Integer Overflow

When you create an integer variable, your computer allocates a fixed number of bits for storing it. Most modern computers use 32 or 64 bits. But some numbers are so big they don't fit even in 64 bits, like sextillion (a billion trillion), which is 70 digits in binary.

Sometimes we might have a number that does fit in 32 or 64 bits, but if we add to it (or multiply it by something, or do another operation) the result might not fit in the original 32 or 64 bits. This is called an integer overflow.

For example, let's say we have just 2 bits to store integers with. So we can only hold the unsigned (non-negative) integers 0-3 in binary:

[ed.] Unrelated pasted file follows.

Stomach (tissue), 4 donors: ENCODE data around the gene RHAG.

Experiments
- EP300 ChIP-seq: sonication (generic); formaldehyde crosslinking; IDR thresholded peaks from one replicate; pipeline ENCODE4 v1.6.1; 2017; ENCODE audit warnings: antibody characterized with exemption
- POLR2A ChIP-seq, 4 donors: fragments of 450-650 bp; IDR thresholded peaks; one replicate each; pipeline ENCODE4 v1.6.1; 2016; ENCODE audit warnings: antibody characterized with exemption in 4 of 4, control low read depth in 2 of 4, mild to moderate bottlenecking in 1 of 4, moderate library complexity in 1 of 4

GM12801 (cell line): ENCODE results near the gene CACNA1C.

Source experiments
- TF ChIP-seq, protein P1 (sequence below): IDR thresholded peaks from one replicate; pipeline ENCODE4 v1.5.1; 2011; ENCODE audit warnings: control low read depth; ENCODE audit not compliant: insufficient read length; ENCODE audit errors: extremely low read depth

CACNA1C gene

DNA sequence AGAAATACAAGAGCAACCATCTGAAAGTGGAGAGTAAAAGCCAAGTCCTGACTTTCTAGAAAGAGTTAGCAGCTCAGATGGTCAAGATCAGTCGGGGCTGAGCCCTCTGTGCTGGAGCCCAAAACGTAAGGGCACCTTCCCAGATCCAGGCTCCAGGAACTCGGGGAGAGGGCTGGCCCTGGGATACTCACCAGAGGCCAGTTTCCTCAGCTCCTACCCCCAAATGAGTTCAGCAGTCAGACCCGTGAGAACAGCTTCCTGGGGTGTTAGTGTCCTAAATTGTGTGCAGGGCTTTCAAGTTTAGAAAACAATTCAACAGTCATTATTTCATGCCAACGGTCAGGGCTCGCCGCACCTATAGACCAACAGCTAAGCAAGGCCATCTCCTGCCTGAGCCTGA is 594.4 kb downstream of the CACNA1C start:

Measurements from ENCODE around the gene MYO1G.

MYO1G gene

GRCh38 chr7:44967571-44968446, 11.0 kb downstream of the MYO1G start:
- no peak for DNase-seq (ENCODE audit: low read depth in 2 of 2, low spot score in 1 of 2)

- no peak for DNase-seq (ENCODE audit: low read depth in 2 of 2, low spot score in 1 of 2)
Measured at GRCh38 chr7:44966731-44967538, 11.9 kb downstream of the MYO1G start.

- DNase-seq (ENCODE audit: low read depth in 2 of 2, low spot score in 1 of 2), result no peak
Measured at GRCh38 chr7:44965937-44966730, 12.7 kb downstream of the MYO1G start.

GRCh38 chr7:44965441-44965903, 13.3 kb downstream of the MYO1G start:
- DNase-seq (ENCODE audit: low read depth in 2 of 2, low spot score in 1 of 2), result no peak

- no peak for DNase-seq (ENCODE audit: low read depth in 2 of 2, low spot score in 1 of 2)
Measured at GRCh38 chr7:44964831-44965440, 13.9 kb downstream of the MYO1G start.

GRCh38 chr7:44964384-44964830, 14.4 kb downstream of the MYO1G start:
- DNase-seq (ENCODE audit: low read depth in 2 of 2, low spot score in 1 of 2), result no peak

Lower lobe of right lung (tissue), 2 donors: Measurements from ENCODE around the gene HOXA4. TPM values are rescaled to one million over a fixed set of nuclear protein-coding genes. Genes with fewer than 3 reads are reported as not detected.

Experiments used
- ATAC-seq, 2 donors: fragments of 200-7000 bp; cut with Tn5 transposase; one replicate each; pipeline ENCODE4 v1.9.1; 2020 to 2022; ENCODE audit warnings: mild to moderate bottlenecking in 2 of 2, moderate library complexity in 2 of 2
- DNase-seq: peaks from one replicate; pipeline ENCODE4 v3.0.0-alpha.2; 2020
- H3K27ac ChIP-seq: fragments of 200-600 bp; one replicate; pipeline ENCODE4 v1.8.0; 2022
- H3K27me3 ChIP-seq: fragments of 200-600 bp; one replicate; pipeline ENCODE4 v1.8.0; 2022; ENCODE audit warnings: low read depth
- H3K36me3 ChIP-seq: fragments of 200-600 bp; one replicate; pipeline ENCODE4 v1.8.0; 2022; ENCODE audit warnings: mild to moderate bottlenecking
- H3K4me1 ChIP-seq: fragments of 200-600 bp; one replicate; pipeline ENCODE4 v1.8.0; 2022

00 (0) 01 (1) 10 (2) 11 (3)

What happens if we have 3 (11) and we try to add 1 (01)? The answer is 4 (100) but that requres 3 bits and we only have 2!

In a high-level language like Python, the interpreter will notice this is about to happen and switch to a larger integer type automatically. But, in a lower-level language like C, the processor will sort of "do its best" with the bits it has, taking the true result and throwing out any bits that don't fit. So, in our example above, when adding 01 to 11, the processor would take the true result 100 and throw out the highest bit, leaving 00. This can cause some pretty nasty bugs.

In some languages, you can reduce the risk of integer overflow by using larger integer types (like long long int in C and C++ or BigInteger in Java). Other modern languages will automatically use larger integer types if your program needs them (like long in Python and Bignum in Ruby).

What's next?

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